With the explosion of web applications pushing the boundaries of online vs. offline interactions using technologies such as AJAX, Gears® and HTML 5, the lines between a website and an application are becoming much more blurred. To help bridge this gap, RIM has released the BlackBerry Widget SDK 1.0 Beta 1, which will enable widgets starting with BlackBerry Device Software 5.0.
What are BlackBerry Widgets?
- BlackBerry Widgets leverage BlackBerry APIs in a secure manageable container.
- BlackBerry Widgets have the same distribution/management model as native BlackBerry applications and can be distributed through BlackBerry App World™.
- BlackBerry Widgets are supported by BlackBerry Device Software 5.0 and up.
How do I Create a BlackBerry Widget?
Developers can author a BlackBerry Widget in any of their favorite web authoring tools. As outlined in the W3C specification, developers simply bundle their widget assets into a ZIP archive.
To then transform the archive into a BlackBerry Widget, developers must pass it through the BlackBerry Widget Packager command line software (part of the BlackBerry Widget SDK).
What about Security?
The same content access and IT policies that apply to native applications apply to BlackBerry Widgets. BlackBerry Widgets must be signed with a Research In Motion code signing key to explicitly identify the web resources that can be accessed by the widget. For more information on code signing, check out the security posts on the blog.
Like any web technology, when linking in resources from external sources, developers need to be sure that the content being received is from a trusted source. As well, to protect from a possible “man in the middle” attack, developers can secure their connection to outside resources via HTTPS.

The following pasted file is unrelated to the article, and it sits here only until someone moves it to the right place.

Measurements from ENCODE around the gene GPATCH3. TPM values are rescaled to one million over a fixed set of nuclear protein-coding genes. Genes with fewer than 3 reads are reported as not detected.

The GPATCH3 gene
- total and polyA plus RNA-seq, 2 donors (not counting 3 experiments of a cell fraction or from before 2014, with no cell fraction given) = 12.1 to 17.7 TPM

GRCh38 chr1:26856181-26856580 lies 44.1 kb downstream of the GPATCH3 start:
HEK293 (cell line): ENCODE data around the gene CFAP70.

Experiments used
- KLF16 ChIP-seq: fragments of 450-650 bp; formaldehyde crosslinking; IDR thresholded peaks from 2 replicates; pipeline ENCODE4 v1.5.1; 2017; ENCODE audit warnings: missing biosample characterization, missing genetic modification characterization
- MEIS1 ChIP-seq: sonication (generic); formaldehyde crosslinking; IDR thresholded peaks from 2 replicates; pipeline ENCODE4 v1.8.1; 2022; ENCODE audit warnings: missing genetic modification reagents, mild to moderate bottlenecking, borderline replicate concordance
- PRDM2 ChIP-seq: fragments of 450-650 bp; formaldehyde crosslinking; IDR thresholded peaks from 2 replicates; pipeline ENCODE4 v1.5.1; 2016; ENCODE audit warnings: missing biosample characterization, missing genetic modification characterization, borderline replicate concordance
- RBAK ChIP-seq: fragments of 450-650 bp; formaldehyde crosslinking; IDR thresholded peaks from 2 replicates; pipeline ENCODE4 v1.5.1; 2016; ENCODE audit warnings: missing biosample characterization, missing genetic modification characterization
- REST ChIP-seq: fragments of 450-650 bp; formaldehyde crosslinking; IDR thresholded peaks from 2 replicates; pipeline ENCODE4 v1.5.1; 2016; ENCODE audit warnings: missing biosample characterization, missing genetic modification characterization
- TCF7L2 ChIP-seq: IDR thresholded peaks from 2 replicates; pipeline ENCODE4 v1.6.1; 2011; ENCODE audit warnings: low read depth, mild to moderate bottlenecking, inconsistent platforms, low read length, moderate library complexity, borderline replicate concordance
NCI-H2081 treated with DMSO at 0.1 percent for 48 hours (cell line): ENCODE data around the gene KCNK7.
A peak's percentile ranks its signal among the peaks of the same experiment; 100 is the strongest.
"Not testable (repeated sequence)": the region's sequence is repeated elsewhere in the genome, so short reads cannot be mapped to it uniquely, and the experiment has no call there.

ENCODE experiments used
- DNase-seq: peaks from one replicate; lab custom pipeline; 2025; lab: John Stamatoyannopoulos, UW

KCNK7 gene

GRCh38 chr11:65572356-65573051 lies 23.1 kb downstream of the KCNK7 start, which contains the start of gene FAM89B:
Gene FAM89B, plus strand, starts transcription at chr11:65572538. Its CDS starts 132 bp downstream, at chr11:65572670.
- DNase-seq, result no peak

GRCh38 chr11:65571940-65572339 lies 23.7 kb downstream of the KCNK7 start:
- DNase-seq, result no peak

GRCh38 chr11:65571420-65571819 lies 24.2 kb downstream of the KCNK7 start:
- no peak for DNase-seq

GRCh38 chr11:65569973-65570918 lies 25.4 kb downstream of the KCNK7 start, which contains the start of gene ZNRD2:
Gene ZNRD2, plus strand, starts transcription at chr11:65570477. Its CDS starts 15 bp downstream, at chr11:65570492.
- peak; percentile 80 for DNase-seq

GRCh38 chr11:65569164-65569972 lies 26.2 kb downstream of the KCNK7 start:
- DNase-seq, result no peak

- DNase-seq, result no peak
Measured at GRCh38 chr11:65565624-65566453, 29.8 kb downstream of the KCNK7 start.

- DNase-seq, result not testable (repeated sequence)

It is also worth noting that BlackBerry Widget APIs apply only to BlackBerry Widgets and cannot be accessed within the BlackBerry Browser.
Getting into the “Nuts and Bolts”
The behind the scenes of the BlackBerry Widget Packager is where your archive is transformed into an installable BlackBerry application. For those who are not familiar with BlackBerry Java development, the following is for reference purposes only and simply explains the packaging process.
I am extremely excited about this new technology, as it drastically simplifies the development process for creating very compelling applications. The best part is that for all of you web developers out there, you won’t have to learn a bunch of new skills to be able to build powerful on-device BlackBerry applications.